January 2nd, 2007

squirrel jedis

squirrel funeral

My normal morning routine: Turn on the computer, turn on the radio news, make breakfast, open the curtain over my front window to watch the squirrels, and sit down to check email and LJ while eating and catching up on the news. My favorite thing to do during this time, the reason I sit here near my front window, is to watch my local squirrels play in the front yard, hop from tree to tree, branches bouncing; to see they chase each other and dig and dance.

The sun is out this morning, beautiful and crisp outside, all the fallen leaves crystal with a rime of ice. The streets are mostly empty, only two cars parked on my block, and almost no traffic. Irony is bitter sometimes.

One squirrel was standing by the side of the road. This always makes me nervous, so I looked to see what she was doing. Another squirrel was on the road beside her, lying down.

I hurried outside to see if he was injured but able to be saved. I didn't want to see him run over if that was possible. Clad in slippers and PJs, I reached the fallen squirrel and saw the blood and injury and realized my yard has one fewer squirrels. I lifted him, still warm, blood still bright against the pavement, and set him down beside the tree near where he had fallen.

I returned inside to hear a preacher giving a funeral ceremony for Gerald Ford and looked outside to see a tiny little squirrel moving toward the dead one. It moved hesitantly, tail twitching, and after a few seconds hopped away. Do squirrel families remember their moms and dads? How do they feel when they lose a parent?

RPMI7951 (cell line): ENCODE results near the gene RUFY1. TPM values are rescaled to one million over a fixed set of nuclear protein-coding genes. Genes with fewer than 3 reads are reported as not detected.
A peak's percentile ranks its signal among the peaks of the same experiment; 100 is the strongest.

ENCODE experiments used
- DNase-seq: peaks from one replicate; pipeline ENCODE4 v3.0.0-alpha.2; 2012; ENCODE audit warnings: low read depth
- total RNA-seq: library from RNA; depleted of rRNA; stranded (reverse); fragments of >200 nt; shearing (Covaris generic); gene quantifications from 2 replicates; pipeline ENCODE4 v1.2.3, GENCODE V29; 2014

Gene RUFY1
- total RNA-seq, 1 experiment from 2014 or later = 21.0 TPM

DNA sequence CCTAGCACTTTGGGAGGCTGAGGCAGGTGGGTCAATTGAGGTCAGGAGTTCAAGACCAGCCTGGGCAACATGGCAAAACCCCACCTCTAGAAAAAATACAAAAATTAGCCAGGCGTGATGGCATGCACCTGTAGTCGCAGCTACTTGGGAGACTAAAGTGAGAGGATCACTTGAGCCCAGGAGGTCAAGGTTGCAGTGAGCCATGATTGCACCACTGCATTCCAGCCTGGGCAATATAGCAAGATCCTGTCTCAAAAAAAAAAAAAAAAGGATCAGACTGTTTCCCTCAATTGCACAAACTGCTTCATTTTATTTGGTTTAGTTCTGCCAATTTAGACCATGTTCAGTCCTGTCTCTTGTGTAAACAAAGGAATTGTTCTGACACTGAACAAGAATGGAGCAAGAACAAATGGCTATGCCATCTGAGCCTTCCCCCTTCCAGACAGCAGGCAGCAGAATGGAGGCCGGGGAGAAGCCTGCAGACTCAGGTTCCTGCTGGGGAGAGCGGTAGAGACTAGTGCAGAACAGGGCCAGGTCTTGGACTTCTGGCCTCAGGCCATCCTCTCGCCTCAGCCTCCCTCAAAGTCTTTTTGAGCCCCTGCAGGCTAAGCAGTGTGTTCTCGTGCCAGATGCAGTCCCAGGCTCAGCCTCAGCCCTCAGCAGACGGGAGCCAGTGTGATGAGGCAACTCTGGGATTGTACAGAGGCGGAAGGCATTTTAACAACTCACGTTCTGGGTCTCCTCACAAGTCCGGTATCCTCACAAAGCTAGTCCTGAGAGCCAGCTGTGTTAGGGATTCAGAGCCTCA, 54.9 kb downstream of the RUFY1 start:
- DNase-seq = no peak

What a sad way to start the day.


squirrel funeral part 2

A little update: A few minutes after I lay the dead squirrel down at the roots of his favorite tree, a young squirrel came hopping across the yard to see what was up. It stopped about three feet away, stood up for a few seconds, then hopped away. Youth's response to death.

Later in the afternoon, a pair of adult squirrels approached the now-cold body. The first one used her hands to sort of fluff his fur, like someone searching a drunk for change or perhaps grooming a dead sibling. When she left, the other approached and lay a stick across the deceased's chest.

If this is not a squirrel funeral, I can't imagine what else it meant.

EDIT: Good news - the one who died wasn't one of my favorites, the crazy-acrobatic one. That silly boy still leaps from tree to tree, wheee!